February 21, 2024

Fuel Subsidy: After meeting Tinubu’s delegation, NLC insists on price reversal

July 1, 2023

“This is an ambush and runs against the spirit and principles of social dialogue…,” the labour union said.

Fuel queue
Fuel queue

 The meeting between organised labour and officials of the federal government on fuel subsidy ended in a deadlock with the Nigeria Labour Congress (NLC) insisting on the reversal of the price increase.

The meeting was held at the State House in Abuja and was attended by the head of the Nigerian National Petroleum Corporation Limited (NNPCL), Mele Kyari; a presidential aide, Dele Alake, the president of the Trade Union Congress (TUC), Festus Osifo, and other officials.

The NLC in a statement after the meeting described the increase in the pump price of petrol as an “ambush” against the Nigerian people.

The NNPCL had on Wednesday directed its outlets nationwide to sell fuel between N480 and N570 per litre; an almost 200 per cent increase from the initial price of below N200.

The Chief Corporate Communications Officer of NNPC Ltd, Garba Deen Muhammad, said the price adjustment was made in line with “market realities”.

The NNPCL made the announcement two days after the inauguration of Bola Tinubu as Nigeria’s president during which he said fuel subsidy must be removed based on the arrangements made by his predecessor.

But the NLC faulted the move by the government, adding that the removal of subsidy or fixing of the price should be done after adequate consultation.

“We are worried that the government through the NNPC despite the ongoing meeting of stakeholders in the oil and gas sector to manage the unilateral but unfortunate announcement by the President to withdraw subsidy on petroleum products, went ahead this morning to announce a new regime of prices under a new pricing template,” the labour union said.

“This is an ambush and runs against the spirit and principles of social dialogue which remains the best platform available for the resolution of all the issues arising out of the petroleum downstream sector.

“Government cannot in one breathe be talking about deregulation and at the same time fixing the prices of Petroleum products. This negates the spirit of allowing the operation of the free market unless the government has as usual usurped, captured or become Market forces.”

Mr Ajaero called on the government to immediately instruct the NNPCL to withdraw the template to give room for dialogues between the government and labour leaders.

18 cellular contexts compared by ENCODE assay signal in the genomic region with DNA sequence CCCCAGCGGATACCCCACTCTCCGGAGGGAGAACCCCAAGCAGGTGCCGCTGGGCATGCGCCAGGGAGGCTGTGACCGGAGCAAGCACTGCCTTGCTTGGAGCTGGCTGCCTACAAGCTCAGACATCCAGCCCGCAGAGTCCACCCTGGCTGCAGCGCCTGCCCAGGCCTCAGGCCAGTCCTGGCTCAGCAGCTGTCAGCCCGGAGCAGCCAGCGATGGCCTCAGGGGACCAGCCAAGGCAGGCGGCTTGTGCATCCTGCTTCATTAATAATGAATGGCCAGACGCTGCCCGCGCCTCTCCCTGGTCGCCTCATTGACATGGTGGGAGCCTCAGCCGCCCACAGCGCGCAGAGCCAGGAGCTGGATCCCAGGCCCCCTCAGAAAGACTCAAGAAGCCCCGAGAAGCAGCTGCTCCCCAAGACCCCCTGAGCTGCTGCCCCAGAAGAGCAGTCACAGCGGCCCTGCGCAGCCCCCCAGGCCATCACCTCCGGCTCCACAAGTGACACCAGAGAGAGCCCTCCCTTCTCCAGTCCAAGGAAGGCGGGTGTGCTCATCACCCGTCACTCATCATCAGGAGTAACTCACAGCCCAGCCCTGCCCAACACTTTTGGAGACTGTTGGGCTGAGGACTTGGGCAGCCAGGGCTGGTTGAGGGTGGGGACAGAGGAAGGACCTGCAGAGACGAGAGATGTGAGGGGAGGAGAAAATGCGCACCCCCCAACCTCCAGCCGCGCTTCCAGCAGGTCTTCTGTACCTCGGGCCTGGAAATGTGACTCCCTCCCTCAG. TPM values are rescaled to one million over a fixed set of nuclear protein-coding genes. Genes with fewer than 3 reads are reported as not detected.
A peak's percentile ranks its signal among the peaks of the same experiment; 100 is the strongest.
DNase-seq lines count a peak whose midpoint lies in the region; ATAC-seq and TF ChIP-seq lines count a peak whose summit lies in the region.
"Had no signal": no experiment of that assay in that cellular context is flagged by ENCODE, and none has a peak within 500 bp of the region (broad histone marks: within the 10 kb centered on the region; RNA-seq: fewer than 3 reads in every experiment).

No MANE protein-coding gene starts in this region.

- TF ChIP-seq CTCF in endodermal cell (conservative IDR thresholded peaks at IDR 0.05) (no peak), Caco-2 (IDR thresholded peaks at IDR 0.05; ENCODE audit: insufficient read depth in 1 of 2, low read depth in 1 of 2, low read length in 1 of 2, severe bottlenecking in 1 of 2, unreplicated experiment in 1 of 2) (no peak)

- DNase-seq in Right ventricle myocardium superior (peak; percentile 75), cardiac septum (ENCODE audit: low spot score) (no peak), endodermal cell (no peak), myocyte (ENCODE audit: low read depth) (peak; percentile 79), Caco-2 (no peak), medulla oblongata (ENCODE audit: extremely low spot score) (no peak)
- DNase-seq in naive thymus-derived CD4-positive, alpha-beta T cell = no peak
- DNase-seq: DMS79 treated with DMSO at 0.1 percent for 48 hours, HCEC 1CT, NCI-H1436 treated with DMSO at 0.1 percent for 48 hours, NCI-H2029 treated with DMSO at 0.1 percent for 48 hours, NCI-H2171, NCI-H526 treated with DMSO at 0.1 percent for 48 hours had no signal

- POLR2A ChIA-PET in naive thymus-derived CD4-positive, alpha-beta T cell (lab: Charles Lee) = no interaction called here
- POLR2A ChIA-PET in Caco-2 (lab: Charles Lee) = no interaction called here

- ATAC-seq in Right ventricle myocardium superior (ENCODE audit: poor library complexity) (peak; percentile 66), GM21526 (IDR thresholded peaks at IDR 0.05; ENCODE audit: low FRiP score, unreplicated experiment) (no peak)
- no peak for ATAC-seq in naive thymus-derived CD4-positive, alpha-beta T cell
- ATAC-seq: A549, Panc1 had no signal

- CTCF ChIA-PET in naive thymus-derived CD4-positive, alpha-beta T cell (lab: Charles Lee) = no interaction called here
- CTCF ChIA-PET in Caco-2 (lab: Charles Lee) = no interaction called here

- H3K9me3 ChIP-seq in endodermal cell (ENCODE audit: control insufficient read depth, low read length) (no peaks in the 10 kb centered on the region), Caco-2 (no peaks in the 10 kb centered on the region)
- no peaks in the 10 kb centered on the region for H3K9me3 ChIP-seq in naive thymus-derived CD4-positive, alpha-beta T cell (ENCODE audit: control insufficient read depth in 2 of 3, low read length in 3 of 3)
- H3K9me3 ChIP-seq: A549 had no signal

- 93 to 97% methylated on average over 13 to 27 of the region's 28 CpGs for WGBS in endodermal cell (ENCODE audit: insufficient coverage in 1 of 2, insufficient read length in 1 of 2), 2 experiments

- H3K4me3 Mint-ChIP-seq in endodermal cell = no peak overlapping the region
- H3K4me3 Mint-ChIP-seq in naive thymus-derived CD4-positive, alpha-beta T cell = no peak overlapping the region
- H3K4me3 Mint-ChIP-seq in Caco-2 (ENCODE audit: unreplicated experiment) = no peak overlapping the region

Meanwhile, it was gathered that the labour leaders met with representatives of the federal government on Wednesday in Abuja.

Speaking at the end of the meeting, Mr Alake, spokesperson of the Bola Tinubu campaign, said that both parties “have been deliberating on finding very amicable solutions to the issue at hand.”

“We had a very robust engagement. We cross-fertilized ideas, ideas flew from all sides and there is one thing that is remarkable even from the Labour side, and that is Nigeria,” he said.

“We are all looking at the peace, progress and stability of Nigeria. That is what is paramount.”

Mr Alake said that the talks are ongoing and it is better for all sides to keep talking with a view to arriving at a very amicable resolution that will be in the longer-term interest of all Nigerians.

But the Trade Union Congress (TUC) President, Festus Osifo, lamented that there had been no communication between the government and labour leaders.

“If you listen to the president during the inauguration at eagles square, he said one of the hallmarks of this administration is going to be dialogue, is going to be consultation, that they are not going to lord it over us,” the TUC official said.

“I’m trying to paraphrase what he said, that he is not going to be a dictator. And what has happened in terms of day has not shown what was written in his address.

“So, all we said before now was that we ought to have sat down, have this conversation before anything could have happened.”

The official noted that labour leaders have been open to conversations but no such communication existed.

He said: “So, there was no conversation whatsoever, so for over a year, there wasn’t formal engagements and formal meetings. And because there wasn’t formal engagements and formal meetings that is why we found ourselves in this.

“If we have met before now, we would have proposed a lot of things. We have experts in our midsts who could have proffered some solutions, even the CNG how it could have been done faster. Because our own is, how do we protect the Nigerian people and the workforce?

“So, it’s not about grandstanding but it’s about how do we protect the workforce. Clearly, we have stated in our meeting today, let the statuesque ante remains, while we go back and have conversations with our principal, because the workers are our principal then we will reconvene for their discussion. But we hope that they will revert to the statuesque ante.”

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